2. We do not believe that the jurisdiction of the court should extend to a crime of "aggression." This is not to deny the legacy of Nuremberg, but simply to recognize that no broadly acceptable definition has yet been embraced by customary international law for purposes of individual criminal culpability. Discussion on this issue in Rome will make little progress unless governments begin with the requirement of a prior determination by the U.N. Security Council that a state in fact has committed aggression and a definition that, for purposes of the statute of the court, is confined to the most obvious and non-controversial acts constituting a full-scale war of aggression.
3. While the United States has reserved its position on the issue of "state consent" before individual cases can be prosecuted before the ICC, we firmly believe that a government that has not ratified the ICC treaty must consent before there can be any prosecution of any of its nationals before the court. Otherwise, you would have the absurd situation whereby failure to ratify would subject your citizens to the jurisdiction of the court. Nonetheless, we have long proposed that the Security Council be able to override a State's denial of consent using the Security Council's enforcement authority. No one expects a rogue state to sign the ICC treaty anytime soon. To get at future crimes committed by rogue states, the Security Council would, under the United States' proposals, be able to refer cases to the International Criminal Court using the Security Council's enforcement authority.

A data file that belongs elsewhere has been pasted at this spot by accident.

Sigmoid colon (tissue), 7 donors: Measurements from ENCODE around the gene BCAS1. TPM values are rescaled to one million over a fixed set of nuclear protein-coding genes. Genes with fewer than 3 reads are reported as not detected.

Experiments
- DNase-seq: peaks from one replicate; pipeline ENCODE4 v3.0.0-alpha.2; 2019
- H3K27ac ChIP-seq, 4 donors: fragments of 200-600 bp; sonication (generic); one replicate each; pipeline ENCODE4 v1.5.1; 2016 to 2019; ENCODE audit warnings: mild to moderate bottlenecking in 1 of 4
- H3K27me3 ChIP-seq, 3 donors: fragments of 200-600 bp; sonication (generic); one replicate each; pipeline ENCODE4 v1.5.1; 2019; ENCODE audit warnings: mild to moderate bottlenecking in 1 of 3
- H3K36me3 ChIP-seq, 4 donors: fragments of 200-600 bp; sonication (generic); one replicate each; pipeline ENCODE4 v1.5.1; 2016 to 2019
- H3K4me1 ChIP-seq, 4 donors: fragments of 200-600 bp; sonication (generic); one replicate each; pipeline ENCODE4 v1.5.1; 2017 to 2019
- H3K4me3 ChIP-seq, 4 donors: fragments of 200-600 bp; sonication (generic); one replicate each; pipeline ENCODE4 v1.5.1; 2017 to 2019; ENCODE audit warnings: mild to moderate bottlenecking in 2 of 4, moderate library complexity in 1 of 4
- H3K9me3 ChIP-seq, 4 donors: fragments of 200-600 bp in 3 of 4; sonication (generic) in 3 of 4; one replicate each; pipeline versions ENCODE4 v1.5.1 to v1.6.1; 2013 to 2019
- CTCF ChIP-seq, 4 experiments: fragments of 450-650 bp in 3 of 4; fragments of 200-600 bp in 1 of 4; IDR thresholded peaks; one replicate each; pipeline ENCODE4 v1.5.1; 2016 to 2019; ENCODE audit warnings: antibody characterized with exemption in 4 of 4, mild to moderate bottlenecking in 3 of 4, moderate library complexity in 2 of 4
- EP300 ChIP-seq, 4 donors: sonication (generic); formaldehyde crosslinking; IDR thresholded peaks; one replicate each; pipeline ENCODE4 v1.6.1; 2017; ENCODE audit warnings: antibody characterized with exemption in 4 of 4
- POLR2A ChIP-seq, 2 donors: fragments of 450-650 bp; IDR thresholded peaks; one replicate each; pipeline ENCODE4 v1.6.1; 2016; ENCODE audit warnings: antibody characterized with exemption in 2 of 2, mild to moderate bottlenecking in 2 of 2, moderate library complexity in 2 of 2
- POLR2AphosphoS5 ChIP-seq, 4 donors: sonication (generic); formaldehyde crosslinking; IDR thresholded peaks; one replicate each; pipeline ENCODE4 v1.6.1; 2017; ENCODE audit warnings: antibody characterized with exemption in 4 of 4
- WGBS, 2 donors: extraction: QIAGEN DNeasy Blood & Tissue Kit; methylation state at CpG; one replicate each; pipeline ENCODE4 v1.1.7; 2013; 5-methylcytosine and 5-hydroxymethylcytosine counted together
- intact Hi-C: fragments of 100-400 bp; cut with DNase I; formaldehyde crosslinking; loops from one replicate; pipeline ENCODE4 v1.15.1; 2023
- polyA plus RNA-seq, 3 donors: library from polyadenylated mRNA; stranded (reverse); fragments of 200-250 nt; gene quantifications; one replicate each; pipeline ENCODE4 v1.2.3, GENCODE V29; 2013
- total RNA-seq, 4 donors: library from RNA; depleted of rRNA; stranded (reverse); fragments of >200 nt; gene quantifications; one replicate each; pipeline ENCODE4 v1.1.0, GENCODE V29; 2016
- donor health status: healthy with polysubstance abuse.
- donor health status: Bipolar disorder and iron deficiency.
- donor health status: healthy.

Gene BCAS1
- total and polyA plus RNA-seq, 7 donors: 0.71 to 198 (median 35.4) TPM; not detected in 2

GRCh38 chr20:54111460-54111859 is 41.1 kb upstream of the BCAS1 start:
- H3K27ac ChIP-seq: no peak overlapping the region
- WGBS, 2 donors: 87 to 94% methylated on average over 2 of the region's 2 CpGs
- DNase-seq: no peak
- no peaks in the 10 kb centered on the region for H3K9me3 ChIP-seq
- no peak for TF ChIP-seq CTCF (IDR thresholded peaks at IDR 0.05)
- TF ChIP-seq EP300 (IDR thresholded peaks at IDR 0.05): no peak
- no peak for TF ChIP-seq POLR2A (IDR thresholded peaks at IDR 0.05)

4. Some governments and NGO's seek a treaty that would require U.N. funding for the permanent court. We strongly oppose this. The permanent court will not be a U.N. court. It will not be part of the U.N. system. It will be a treaty-based court, that is, only those states that sign and ratify the treaty will be members. We believe the court should be financed by the States Parties to the treaty, with the exception that a Security Council referral to the Court logically would give rise to some form of U.N. financial contribution to the work pertaining to the referred matter.
5. The U.S. delegation has worked hard to advance protection for women's issues in the statute of the court. We have spearheaded efforts to accurately define war crimes pertaining to sexual violence, to ensure inclusion of qualified women in the staffing of the court (including the selection of judges), and to ensure that witness protection units address sexual violence issues.
6. Finally, the permanent court must not become a political forum in which to challenge controversial actions of responsible governments by targeting their military personnel for criminal investigation and prosecution. America does not shrink from accountability, but we will resist politically motivated or frivolous complaints against our armed forces.
In Rome, a common ground must be found on the fundamental issues still open in the international criminal court treaty. It will not be easy, but neither is this challenge an impossible one. The United States and its allies approach the Rome conference with cautious optimism and the hope that governments will recognize the common purpose that must bind us all--to bring to justice those responsible for genocide, crimes against humanity and war crimes, and, thereby, to help prevent them from occurring in the future.